Conducting Activities Safely Near Federally-regulated Pipelines
Those who plan to conduct certain activities near federally-regulated pipelines are required to confirm the location of pipelines and obtain written consent from the pipeline company prior to undertaking the activity.
- Confirming the Location of Pipelines: this step must be done through a locate request at least three working days prior to starting any work (except in the case of emergencies), by either contacting a one-call notification centre where the service exists, or by contacting the pipeline company directly.
- Obtaining Written Consent: this mandatory step can be done by contacting the pipeline company directly. In circumstances where parties are experiencing difficulty agreeing to the terms of the work, or the apportionment of costs related to authorized construction or disturbance, they can contact the Canada Energy Regulator (CER) for assistance. The parties may resolve the matter through the CER’s Alternative Dispute Resolution services or through adjudication by the Commission (section 335 application).
Click on each box below to find out more information about reaching agreement for conducting activities near federally-regulated pipelines and determining how costs are managed.
Damage Prevention Framework
Keeping people and the environment safe when conducting activities near federally-regulated pipelines is why the damage prevention framework exists. When people know where pipelines are located (by contacting a one-call notification centre where the service exists, or by contacting the company) and when companies provide instructions on how to work safely near their facilities (through authorization or written consent), the land above, below, and next to the pipeline can then be used safely.
Under the damage prevention framework those planning to undertake activities near the pipeline, the pipeline company, and the CER each have a role in ensuring work near federally-regulated pipelines is safe. To learn more about the roles and responsibilities, visit the CER’s damage prevention webpage. The Canadian Energy Regulator Act (CER Act) and the associated Damage Prevention Regulations (DPRs) set out the responsibilities of anyone planning to undertake activities within the prescribed area, or cross a pipeline, and of pipeline companies.
Conducting activities near a CER-regulated pipeline: obtaining authorization
The regulation Damage Prevention Regulations – Authorizations (DPR-Authorization) provides the safety requirements for working near a CER-regulated pipeline. If you are working within the prescribed area, that is, 30 metres from the centreline of a pipeline, you must obtain authorization (written consent of the pipeline company or an Order issued by the Commission) prior to undertaking certain activities.Footnote 1
The following activities require authorization:
- conducting an activity that would cause a ground disturbanceNote *, or the construction of a facility across, on, along or under a pipeline, within the prescribed area; and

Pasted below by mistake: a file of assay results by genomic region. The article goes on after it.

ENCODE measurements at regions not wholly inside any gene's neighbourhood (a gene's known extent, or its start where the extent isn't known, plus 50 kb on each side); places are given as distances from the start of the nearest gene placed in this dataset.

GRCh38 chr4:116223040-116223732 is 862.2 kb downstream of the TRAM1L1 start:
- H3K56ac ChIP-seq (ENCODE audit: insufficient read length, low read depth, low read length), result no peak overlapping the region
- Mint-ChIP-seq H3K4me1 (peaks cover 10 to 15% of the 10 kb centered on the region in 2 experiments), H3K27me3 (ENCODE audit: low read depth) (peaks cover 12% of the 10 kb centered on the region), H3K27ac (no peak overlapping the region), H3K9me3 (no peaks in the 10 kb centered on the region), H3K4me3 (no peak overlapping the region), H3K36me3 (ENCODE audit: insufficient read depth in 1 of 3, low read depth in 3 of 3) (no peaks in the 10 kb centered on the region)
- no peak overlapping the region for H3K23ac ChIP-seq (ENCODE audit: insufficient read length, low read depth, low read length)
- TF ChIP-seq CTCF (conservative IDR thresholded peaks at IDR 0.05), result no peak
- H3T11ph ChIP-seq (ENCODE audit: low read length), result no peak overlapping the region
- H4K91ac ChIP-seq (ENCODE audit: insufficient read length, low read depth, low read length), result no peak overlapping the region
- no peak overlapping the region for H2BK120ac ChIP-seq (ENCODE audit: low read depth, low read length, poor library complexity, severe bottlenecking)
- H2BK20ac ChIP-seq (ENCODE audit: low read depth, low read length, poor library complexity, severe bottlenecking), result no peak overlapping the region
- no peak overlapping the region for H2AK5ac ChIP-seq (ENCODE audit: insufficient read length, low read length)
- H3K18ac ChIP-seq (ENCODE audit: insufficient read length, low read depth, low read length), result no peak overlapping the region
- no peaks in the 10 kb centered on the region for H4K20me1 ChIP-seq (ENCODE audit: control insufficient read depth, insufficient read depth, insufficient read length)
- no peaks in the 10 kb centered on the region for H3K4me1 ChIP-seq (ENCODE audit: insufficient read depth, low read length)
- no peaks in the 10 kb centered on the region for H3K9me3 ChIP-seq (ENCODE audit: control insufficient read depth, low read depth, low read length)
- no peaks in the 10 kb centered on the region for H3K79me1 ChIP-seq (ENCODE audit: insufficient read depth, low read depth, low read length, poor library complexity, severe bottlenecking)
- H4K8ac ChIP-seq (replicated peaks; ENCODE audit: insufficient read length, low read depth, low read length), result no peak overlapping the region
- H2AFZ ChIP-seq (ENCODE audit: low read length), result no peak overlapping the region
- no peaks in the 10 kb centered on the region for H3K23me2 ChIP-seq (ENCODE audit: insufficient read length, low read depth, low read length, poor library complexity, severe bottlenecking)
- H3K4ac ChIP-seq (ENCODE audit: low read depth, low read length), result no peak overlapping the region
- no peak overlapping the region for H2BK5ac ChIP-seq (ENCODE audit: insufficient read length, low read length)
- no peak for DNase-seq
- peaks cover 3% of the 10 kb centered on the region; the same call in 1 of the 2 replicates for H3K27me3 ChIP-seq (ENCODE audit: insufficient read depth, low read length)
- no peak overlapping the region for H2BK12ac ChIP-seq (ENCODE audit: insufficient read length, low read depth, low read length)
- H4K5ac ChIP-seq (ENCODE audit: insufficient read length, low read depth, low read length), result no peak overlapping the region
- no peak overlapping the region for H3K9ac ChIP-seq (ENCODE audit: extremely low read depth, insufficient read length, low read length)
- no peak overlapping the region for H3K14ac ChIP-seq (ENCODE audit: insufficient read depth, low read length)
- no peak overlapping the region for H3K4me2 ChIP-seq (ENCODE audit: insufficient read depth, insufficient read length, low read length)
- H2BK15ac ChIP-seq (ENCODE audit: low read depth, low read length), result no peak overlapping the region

- the operation of a vehicle or mobile equipment across a pipeline (crossing a pipeline).
These will be referred to as “activity” or “activities” throughout.
What is the prescribed area
The prescribed area (called the prescribed area in regulations), defined in the DPR – Authorizations, extends 30 metres to each side from the centreline of the pipe. It is an area where extra precautions and authorization (written consent of the pipeline company or an Order issued by the Commission) is required before certain activities can occur.
Reaching agreement for activities near a pipeline and apportionment of associated costs
The CER encourages pipeline companies and anyone planning to conduct an activity near a pipeline to work together to reach agreement regarding activities within the prescribed area, or for crossing a pipeline. The regulations require that the written consent provided by the pipeline company outlines how to safely carry out activities near the pipeline.
If there are costs directly incurred as a result of the authorized construction or disturbance, the parties are encouraged to reach agreement on how these costs will be addressed.
If parties are not able reach an agreement on either of these elements, they can seek assistance from the CER.
Obtaining assistance from the CER
The CER expects that the vast majority of activity requests made to pipeline companies will result in a timely issuance of written consent for the proposed activity to occur. However, if the person(s) who is planning to conduct an activity near the pipeline is experiencing difficulty agreeing on the terms of the work, or who pays for costs related to authorized construction or activities, they can contact the CER for assistance.Footnote 2
There are two approaches available to manage disagreements, both of which can be accessed by filing a section 335 application:
Alternative Dispute Resolution (ADR): ADR is a voluntary and confidential way for parties to jointly resolve disputes. It includes negotiation, facilitation and mediation. The CER encourages parties to use ADR to resolve issues to explore and understand interests, and develop acceptable solutions where possible.
Note: ADR services can be requested at any time and prior to filing a section 335 application; however, both parties to the dispute must agree to participate
Adjudication (Hearing and Decision): if a dispute cannot be resolved through ADR, or if the parties do not wish to participate in ADR, they can request the Commission to conduct a hearing to determine the matter.
Potential applicants can refer to the following guidance documents for additional information:
- Section 335 Applications – Process Guidance for Applicants
- Section 335 Applications – Guiding Principles for Cost Apportionment Decisions
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